Just about every working adult is at least somewhat familiar with taxes. But perhaps no one is more familiar with them than tax accountants. Beyond their unique ability to quickly prepare tax returns as April 15 draws closer during tax season, tax accountants examine financial statements, inspect account books, organize records, and identify solutions on behalf of their clients. They do so for their clients’ convenience, strategy, and compliance needs.
Many people who have a degree in accounting go on to become accountants in some capacity, but the steps and skill sets required to become a highly competent tax accountant may be more involved than solely obtaining a bachelor’s degree.
What education do you need to become a tax accountant? What skills — both hard and soft — are required? What is the career outlook like for today’s tax accountants? How long does it take to become a tax accountant? Do you need to tax the CPA exam, or is the test something that is more recommended than required?
You’ll find the answers to these and other questions in the online Bachelor of Science in Accounting program at the University of Alabama at Birmingham’s Collat School of Business.
The award-winning faculty, networking opportunities, and robust curriculum have supplied graduates with the competencies and proficiencies to start their own small businesses as tax accountants and work as tax professionals for private accounting firms. If you’re newly graduated from high school or are considering a career change, UAB’s bachelor’s-level accounting program will provide you with the training, expertise, and capabilities to be successful in this dynamic industry.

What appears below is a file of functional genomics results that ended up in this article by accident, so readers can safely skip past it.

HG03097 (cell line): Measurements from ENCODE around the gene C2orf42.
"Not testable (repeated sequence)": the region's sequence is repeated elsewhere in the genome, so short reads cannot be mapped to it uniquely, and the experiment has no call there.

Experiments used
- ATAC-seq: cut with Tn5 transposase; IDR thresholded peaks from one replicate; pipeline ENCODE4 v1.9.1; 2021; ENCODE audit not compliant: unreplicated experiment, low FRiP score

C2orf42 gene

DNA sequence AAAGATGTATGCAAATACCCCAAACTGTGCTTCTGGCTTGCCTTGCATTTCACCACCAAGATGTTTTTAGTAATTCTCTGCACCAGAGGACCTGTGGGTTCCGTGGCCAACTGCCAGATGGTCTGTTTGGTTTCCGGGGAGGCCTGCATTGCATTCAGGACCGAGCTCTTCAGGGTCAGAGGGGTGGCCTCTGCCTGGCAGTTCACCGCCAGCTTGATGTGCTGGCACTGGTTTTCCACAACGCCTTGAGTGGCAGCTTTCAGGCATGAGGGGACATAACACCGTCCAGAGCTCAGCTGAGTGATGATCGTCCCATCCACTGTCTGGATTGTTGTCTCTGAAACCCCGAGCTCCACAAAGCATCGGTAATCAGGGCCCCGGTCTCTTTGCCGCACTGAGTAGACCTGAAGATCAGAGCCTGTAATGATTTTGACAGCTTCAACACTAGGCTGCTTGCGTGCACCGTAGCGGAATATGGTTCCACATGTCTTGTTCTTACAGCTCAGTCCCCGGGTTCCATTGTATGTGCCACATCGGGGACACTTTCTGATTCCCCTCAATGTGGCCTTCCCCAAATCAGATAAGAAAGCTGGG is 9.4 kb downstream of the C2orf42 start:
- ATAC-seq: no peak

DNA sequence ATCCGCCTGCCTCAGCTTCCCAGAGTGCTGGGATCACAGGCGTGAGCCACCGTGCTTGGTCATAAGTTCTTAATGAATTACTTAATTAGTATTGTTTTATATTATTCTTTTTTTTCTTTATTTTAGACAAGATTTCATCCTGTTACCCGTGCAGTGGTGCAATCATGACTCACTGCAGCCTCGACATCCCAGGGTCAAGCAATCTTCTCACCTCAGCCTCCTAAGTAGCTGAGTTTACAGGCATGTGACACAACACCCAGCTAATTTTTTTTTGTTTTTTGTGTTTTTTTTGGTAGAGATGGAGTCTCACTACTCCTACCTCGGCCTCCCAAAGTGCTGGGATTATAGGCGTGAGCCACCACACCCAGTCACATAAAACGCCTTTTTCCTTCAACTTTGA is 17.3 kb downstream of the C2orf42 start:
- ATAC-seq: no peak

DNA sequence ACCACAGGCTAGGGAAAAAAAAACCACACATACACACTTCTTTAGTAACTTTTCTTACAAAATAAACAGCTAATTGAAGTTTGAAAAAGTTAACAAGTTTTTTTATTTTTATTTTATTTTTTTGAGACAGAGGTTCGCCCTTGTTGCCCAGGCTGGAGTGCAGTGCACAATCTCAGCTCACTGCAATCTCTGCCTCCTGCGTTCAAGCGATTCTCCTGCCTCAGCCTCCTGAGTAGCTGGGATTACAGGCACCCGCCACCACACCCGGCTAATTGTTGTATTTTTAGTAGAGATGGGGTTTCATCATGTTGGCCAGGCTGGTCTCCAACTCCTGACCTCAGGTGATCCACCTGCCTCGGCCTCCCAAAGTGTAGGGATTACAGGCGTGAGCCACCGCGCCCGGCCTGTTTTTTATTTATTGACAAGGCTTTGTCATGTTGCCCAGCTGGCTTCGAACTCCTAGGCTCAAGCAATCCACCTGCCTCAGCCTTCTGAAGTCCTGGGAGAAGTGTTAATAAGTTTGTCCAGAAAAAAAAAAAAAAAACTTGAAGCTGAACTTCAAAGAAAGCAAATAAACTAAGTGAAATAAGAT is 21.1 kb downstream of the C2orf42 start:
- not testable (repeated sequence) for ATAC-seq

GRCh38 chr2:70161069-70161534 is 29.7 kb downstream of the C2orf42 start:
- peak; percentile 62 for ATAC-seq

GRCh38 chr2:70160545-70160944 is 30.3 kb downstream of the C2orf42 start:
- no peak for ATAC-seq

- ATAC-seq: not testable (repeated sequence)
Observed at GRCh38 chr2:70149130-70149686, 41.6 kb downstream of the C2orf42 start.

What Does a Tax Accountant Do?
In many ways, a tax accountant performs many of the same functions as traditional accountants, which typically involve financial data related to costs, expenses, and revenues, especially for businesses. But as their title suggests, tax accountants’ primary responsibilities revolve around taxes and tax management. Whereas a tax preparer may be charged with filing and reviewing tax returns, making tax season the busiest time of the year for them, tax accountants’ duties are more comprehensive: From reviewing payroll information to researching specific issues related to real estate or investments, tax accountants serve as the resident experts for all tax-related matters.
Some of these jobs may be small — such as answering questions about tax documents — while others may be more involved, like putting together comprehensive reports for the IRS or some other oversight body. It all depends on the day, their employer, and the client.
What Education Do You Need to Become a Tax Accountant?
The most basic level of education necessary for tax accountants is a bachelor’s degree in accounting. While a related field may be sufficient — such as finance or business administration — a degree in accounting is preferable because the curriculum is geared for traditional accounting and tax services. For instance, the online Bachelor of Science in Accounting course curriculum at UAB includes Principles of Accounting I, Principles of Accounting II, Cost Accounting, and Income Taxation. Each class is designed to give students the practical skills and analytical tools they can use in their profession as well as in their personal lives.